July 26, 2011
Rachel Beckwith, a 9-year-old Issaquah girl injured in a 14-vehicle pileup in Bellevue early last week, died July 23 from injuries sustained in the crash.
Rachel and a 2-year-old sister rode in a Lexus sedan driven by the girls’ mother, Samantha Paul, as a tractor-trailer jackknifed into a loaded logging truck and spurred the chain-reaction crash.
Medics transported seven people, including a handful of Issaquah residents, to area hospitals in the aftermath.
Only Rachel sustained life-threatening injuries, and responders rushed the girl to Harborview Medical Center.
Just before 8 a.m. July 20, as traffic slowed due to congestion near the Interstate 405 interchange at 133rd Avenue Southeast, authorities said a tractor-trailer jackknifed into a logging truck in the adjacent lane.
“For whatever reason, whether the semi truck was going too fast, wasn’t paying attention or a combination of the two, for the conditions, he didn’t seem to see that traffic had stopped until the last second,” said Sgt. Keith Trowbridge, a Washington State Patrol spokesman. “At that point, he tried to put the brakes on, but he jackknifed and went into the log truck.”
The impact dislodged the rear axle of the logging truck and sent the piece hurtling into traffic.
July 23, 2011
NEW — 9 p.m. July 23, 2011
Rachel Beckwith, a 9-year-old Issaquah girl injured in a 14-vehicle pileup in Bellevue, died Saturday afternoon from injuries sustained in the July 20 crash.
Rachel and a 2-year-old sister rode in a Lexus sedan as the girls’ mother, Samantha Paul, as a tractor-trailer jackknifed into a loaded logging truck and spurred the chain-reaction crash.
Medics rushed seven people, including a handful of Issaquah residents, to area hospitals in the aftermath. Only Rachel sustained life-threatening injuries.
The teaching pastor at at EastLake Community Church, Jeremy Johnson, said Paul suffered head injures in the early morning crash, but is expected to recover. The younger daughter escaped without major injuries.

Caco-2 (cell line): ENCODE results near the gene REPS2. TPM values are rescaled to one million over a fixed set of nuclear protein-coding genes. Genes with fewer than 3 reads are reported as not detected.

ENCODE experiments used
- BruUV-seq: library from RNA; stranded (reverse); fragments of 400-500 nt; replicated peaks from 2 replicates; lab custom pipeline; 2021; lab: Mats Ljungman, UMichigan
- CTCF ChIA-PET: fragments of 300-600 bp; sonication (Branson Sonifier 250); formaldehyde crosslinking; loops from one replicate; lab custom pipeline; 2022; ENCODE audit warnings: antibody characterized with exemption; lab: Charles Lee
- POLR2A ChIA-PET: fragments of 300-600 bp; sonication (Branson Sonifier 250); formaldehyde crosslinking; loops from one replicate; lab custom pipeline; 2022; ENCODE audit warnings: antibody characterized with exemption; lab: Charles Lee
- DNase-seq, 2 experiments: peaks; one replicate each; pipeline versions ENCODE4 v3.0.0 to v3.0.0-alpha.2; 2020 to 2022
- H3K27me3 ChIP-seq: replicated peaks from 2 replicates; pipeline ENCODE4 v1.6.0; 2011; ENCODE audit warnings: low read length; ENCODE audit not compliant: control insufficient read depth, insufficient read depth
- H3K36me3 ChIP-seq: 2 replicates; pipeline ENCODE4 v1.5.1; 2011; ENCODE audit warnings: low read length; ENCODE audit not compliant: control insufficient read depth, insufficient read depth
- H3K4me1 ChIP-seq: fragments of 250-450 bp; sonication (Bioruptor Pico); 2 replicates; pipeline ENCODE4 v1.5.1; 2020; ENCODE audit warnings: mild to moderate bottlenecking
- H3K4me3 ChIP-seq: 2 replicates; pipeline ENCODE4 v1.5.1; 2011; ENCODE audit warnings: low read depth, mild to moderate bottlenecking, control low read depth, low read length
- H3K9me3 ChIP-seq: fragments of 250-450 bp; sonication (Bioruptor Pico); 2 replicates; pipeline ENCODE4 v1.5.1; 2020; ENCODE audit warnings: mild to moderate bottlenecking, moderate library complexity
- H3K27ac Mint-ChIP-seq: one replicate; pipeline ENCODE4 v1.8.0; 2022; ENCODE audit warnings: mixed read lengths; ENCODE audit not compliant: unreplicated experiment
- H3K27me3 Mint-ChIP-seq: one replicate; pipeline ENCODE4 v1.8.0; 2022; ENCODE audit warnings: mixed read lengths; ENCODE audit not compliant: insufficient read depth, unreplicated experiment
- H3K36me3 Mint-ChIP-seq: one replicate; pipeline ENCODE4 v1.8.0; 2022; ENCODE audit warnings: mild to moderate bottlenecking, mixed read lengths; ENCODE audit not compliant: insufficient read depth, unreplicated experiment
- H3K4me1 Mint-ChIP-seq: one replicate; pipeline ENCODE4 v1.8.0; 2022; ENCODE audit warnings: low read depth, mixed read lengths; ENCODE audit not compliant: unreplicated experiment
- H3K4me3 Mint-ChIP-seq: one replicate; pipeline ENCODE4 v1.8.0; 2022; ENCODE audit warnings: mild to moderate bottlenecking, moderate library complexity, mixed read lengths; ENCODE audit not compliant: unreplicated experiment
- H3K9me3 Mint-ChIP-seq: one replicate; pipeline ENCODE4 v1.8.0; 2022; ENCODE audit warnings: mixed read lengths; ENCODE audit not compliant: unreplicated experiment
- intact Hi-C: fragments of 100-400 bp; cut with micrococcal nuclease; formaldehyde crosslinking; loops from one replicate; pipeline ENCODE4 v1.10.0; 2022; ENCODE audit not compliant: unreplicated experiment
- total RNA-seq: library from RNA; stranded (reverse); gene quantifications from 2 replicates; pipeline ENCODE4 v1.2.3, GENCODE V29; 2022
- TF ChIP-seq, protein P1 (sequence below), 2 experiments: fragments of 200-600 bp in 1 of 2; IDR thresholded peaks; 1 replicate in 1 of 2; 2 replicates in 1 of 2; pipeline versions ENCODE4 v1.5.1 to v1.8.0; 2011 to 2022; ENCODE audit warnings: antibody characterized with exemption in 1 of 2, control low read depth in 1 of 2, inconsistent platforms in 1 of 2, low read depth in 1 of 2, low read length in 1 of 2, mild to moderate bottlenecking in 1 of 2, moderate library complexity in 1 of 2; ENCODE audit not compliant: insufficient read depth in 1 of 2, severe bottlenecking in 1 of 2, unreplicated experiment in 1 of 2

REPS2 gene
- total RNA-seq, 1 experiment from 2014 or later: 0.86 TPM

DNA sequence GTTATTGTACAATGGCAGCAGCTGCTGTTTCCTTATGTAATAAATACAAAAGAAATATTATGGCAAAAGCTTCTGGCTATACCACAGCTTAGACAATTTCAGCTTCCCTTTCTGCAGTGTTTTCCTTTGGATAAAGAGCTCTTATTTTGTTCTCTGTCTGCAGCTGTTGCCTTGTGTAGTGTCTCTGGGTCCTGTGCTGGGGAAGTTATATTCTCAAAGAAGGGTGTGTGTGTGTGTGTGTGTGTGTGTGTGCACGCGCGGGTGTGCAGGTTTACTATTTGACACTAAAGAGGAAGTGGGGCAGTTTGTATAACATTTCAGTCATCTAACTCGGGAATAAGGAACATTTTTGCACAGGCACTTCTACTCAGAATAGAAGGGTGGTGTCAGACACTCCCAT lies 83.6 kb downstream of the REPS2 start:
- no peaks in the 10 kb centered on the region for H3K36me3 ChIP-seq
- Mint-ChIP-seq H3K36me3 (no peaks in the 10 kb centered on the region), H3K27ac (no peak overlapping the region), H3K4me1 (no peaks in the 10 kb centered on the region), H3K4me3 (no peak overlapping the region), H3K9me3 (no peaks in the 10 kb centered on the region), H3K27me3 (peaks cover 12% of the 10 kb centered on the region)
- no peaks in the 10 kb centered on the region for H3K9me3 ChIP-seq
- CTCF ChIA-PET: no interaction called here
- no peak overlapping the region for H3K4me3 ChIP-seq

March 8, 2011
As a journalist, I’ve covered fatal accidents, murder plots and bizarre incidents involving women jumping naked through living room windows. These stories always catch me off guard, but a room of 11-year-olds recently caught me more off-guard than ever.
As part of Newcastle Elementary School’s literacy celebration the first week of March, I volunteered to read aloud to the school’s fifth-graders. After reading, I talked about my job and answered questions from the students.
“Do you do more interviews on the phone or in person?” one girl asked.
Very good question, I told her. Definitely on the phone.
“Have you ever interviewed Tim Lincecum?”
Not yet, but I’d love to, I said.
Then, the weird questions came.
“Who do you like more, the New York Knicks or the Orlando Magic? Who do you like more, the Orlando Magic or the Miami Heat? Do you like Duke University?”
“Knicks? Magic? Yes?” I said.
January 11, 2011
Sure, the Seattle Seahawks received a boost from the 12th Man in the improbable playoff triumph against the New Orleans Saints last week, but the home team had some air support before the match-up, too.
Issaquah High School graduate Lt. John Nelson, a Navy pilot, participated in the Qwest Field flyover just before kickoff Jan. 8. Read more
January 4, 2011
U.S. Army honors Issaquah senior
Issaquah High School senior and wide receiver Evan Peterson was named U.S. Army Player of the Week following a triple-overtime loss to Eastlake on Oct. 15. Representatives from the Seattle Seahawks and U.S. Army visited his school to honor Evan for his 11 catches for 176 yards and four touchdowns. The Seahawks donated $250 to Issaquah High School’s Associated Student Body in Peterson’s name, gave him two Seahawks game tickets, and a personalized jersey and football.